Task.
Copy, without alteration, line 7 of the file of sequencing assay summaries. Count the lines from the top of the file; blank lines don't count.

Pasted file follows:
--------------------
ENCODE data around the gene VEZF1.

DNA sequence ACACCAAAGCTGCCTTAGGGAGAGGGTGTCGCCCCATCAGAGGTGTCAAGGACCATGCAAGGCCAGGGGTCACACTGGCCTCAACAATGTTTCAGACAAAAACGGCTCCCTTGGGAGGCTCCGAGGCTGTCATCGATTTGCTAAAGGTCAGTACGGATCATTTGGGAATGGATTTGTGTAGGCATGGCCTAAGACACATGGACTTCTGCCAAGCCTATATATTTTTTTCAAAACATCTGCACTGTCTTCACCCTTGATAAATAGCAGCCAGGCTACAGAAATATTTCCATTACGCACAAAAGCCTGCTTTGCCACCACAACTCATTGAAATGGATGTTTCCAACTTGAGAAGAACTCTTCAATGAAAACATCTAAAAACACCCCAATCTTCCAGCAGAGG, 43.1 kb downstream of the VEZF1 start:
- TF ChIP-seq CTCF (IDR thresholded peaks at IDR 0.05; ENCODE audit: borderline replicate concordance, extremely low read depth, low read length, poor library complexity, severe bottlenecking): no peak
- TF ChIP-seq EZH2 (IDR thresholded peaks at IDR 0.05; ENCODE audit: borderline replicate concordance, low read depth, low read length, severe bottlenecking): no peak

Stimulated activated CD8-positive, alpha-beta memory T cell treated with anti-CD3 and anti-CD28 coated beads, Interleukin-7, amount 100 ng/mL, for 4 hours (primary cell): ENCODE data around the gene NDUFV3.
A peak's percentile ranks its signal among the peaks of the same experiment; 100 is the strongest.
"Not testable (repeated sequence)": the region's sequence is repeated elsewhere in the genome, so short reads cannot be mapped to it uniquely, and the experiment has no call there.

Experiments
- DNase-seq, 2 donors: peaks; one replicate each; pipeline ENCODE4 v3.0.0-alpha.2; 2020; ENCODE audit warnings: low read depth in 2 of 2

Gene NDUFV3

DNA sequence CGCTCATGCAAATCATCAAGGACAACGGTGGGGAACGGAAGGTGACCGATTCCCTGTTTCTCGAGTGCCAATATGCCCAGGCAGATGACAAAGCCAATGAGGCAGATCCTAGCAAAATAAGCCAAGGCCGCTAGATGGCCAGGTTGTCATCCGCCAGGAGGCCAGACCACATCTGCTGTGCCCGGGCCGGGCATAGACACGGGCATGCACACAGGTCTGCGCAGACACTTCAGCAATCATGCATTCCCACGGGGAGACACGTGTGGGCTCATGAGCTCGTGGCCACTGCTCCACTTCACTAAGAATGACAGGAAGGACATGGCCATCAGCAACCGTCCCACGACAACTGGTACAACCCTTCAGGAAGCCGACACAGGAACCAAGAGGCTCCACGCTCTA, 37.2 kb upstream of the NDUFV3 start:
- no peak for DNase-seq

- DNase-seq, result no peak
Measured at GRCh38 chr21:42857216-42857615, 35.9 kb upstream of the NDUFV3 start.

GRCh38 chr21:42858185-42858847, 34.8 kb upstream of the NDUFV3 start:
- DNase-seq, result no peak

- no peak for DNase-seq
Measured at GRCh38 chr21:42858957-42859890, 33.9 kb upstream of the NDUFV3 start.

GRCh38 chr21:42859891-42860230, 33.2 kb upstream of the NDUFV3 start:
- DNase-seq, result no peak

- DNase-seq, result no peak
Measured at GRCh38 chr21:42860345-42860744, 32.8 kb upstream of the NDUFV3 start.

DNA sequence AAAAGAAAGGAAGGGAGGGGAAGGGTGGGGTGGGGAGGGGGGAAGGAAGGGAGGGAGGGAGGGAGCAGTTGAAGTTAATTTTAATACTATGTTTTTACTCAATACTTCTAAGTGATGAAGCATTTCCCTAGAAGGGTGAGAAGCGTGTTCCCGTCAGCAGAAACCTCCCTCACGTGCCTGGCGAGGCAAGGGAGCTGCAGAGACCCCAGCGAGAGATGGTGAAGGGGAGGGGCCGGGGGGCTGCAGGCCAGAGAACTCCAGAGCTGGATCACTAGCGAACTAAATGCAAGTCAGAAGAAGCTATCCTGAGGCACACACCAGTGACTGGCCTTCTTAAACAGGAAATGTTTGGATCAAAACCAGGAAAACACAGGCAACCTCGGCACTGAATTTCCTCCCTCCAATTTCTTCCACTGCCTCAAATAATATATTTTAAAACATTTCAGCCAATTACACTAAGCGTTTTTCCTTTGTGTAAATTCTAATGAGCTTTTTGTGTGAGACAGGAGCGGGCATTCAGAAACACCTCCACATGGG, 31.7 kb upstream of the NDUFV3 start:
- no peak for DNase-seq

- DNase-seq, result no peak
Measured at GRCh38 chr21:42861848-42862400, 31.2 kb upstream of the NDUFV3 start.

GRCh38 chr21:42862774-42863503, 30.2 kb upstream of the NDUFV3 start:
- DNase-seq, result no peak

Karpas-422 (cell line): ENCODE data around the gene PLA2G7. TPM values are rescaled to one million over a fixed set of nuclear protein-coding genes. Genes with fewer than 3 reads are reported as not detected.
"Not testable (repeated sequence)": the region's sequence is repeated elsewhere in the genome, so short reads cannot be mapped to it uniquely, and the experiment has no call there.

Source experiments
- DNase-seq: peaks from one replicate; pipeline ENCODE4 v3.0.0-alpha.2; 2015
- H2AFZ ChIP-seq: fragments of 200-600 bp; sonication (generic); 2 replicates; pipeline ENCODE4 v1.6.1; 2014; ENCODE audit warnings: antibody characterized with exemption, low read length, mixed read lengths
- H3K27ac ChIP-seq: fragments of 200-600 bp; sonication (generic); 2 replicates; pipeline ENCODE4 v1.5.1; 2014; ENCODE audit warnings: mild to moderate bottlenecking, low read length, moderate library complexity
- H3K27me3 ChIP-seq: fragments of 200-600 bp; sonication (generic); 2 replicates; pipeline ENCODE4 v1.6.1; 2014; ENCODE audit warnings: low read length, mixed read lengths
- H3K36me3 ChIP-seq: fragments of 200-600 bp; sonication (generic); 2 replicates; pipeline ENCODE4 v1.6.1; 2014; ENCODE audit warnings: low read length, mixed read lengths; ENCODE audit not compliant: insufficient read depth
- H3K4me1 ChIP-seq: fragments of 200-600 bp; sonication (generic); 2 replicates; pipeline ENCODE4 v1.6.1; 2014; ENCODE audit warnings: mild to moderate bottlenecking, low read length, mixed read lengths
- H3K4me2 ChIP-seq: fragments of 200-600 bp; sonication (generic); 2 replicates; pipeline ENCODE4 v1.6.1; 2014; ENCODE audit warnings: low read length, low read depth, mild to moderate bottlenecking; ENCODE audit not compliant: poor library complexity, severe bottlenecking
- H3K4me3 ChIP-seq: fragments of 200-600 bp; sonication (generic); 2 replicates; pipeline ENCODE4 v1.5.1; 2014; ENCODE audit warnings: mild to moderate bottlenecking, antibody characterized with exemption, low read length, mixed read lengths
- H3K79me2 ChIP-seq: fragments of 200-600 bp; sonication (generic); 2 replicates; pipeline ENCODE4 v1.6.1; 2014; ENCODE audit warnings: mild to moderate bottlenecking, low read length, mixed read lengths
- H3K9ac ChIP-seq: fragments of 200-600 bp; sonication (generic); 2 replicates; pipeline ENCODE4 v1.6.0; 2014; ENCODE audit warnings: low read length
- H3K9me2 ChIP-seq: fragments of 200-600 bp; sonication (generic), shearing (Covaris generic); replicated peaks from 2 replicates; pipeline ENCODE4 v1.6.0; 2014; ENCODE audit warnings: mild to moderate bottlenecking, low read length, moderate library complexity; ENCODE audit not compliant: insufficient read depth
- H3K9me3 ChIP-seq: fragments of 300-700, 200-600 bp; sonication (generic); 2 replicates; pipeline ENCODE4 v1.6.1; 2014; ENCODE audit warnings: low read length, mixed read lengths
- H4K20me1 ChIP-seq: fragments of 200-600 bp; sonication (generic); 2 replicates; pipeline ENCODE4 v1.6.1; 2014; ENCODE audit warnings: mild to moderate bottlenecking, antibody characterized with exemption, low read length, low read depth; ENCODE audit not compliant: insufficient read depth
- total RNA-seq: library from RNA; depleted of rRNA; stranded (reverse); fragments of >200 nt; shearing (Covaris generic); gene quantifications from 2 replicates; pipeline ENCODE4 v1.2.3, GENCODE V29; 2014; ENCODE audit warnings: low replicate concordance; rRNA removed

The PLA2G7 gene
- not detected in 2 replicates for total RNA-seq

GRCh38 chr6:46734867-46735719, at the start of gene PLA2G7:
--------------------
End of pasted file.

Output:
"Not testable (repeated sequence)": the region's sequence is repeated elsewhere in the genome, so short reads cannot be mapped to it uniquely, and the experiment has no call there.